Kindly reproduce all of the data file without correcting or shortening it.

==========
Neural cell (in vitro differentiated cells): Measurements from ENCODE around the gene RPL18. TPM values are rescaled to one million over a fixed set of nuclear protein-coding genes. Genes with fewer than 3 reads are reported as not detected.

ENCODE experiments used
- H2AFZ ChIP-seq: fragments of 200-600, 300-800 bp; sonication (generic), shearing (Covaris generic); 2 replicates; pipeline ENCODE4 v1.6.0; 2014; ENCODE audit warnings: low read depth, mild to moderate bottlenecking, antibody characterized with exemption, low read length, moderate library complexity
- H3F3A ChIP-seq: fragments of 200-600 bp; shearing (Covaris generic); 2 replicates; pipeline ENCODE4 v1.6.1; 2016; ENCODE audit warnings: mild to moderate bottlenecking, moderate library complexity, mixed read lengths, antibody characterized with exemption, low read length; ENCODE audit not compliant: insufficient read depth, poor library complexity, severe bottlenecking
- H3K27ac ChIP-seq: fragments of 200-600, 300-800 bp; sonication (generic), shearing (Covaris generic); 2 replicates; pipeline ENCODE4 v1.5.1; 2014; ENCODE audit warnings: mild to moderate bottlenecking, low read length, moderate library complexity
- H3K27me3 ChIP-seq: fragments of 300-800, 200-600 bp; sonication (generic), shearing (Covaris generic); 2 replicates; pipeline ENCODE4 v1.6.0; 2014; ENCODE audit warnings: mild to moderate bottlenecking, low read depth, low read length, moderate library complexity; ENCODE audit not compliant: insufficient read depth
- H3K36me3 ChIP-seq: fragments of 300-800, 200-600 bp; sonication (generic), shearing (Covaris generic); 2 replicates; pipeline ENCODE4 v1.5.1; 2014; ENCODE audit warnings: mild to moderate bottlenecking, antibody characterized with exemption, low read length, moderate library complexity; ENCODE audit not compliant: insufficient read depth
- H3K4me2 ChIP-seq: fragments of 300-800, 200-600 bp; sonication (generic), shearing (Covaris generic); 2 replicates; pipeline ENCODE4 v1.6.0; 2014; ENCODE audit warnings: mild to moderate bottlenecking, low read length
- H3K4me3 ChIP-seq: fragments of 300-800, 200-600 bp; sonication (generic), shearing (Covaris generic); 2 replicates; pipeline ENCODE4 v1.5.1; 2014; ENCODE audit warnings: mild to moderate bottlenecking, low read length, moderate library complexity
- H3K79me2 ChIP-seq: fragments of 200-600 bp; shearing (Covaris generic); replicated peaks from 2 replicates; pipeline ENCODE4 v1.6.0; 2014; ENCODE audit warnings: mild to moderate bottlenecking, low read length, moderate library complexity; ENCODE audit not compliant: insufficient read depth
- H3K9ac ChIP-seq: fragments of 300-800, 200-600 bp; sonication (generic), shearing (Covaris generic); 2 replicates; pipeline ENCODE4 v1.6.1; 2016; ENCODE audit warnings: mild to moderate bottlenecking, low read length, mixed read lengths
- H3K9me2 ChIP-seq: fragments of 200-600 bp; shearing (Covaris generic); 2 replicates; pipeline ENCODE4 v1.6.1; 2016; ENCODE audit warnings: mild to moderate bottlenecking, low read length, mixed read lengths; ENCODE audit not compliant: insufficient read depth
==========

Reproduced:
Neural cell (in vitro differentiated cells): Measurements from ENCODE around the gene RPL18. TPM values are rescaled to one million over a fixed set of nuclear protein-coding genes. Genes with fewer than 3 reads are reported as not detected.

ENCODE experiments used
- H2AFZ ChIP-seq: fragments of 200-600, 300-800 bp; sonication (generic), shearing (Covaris generic); 2 replicates; pipeline ENCODE4 v1.6.0; 2014; ENCODE audit warnings: low read depth, mild to moderate bottlenecking, antibody characterized with exemption, low read length, moderate library complexity
- H3F3A ChIP-seq: fragments of 200-600 bp; shearing (Covaris generic); 2 replicates; pipeline ENCODE4 v1.6.1; 2016; ENCODE audit warnings: mild to moderate bottlenecking, moderate library complexity, mixed read lengths, antibody characterized with exemption, low read length; ENCODE audit not compliant: insufficient read depth, poor library complexity, severe bottlenecking
- H3K27ac ChIP-seq: fragments of 200-600, 300-800 bp; sonication (generic), shearing (Covaris generic); 2 replicates; pipeline ENCODE4 v1.5.1; 2014; ENCODE audit warnings: mild to moderate bottlenecking, low read length, moderate library complexity
- H3K27me3 ChIP-seq: fragments of 300-800, 200-600 bp; sonication (generic), shearing (Covaris generic); 2 replicates; pipeline ENCODE4 v1.6.0; 2014; ENCODE audit warnings: mild to moderate bottlenecking, low read depth, low read length, moderate library complexity; ENCODE audit not compliant: insufficient read depth
- H3K36me3 ChIP-seq: fragments of 300-800, 200-600 bp; sonication (generic), shearing (Covaris generic); 2 replicates; pipeline ENCODE4 v1.5.1; 2014; ENCODE audit warnings: mild to moderate bottlenecking, antibody characterized with exemption, low read length, moderate library complexity; ENCODE audit not compliant: insufficient read depth
- H3K4me2 ChIP-seq: fragments of 300-800, 200-600 bp; sonication (generic), shearing (Covaris generic); 2 replicates; pipeline ENCODE4 v1.6.0; 2014; ENCODE audit warnings: mild to moderate bottlenecking, low read length
- H3K4me3 ChIP-seq: fragments of 300-800, 200-600 bp; sonication (generic), shearing (Covaris generic); 2 replicates; pipeline ENCODE4 v1.5.1; 2014; ENCODE audit warnings: mild to moderate bottlenecking, low read length, moderate library complexity
- H3K79me2 ChIP-seq: fragments of 200-600 bp; shearing (Covaris generic); replicated peaks from 2 replicates; pipeline ENCODE4 v1.6.0; 2014; ENCODE audit warnings: mild to moderate bottlenecking, low read length, moderate library complexity; ENCODE audit not compliant: insufficient read depth
- H3K9ac ChIP-seq: fragments of 300-800, 200-600 bp; sonication (generic), shearing (Covaris generic); 2 replicates; pipeline ENCODE4 v1.6.1; 2016; ENCODE audit warnings: mild to moderate bottlenecking, low read length, mixed read lengths
- H3K9me2 ChIP-seq: fragments of 200-600 bp; shearing (Covaris generic); 2 replicates; pipeline ENCODE4 v1.6.1; 2016; ENCODE audit warnings: mild to moderate bottlenecking, low read length, mixed read lengths; ENCODE audit not compliant: insufficient read depth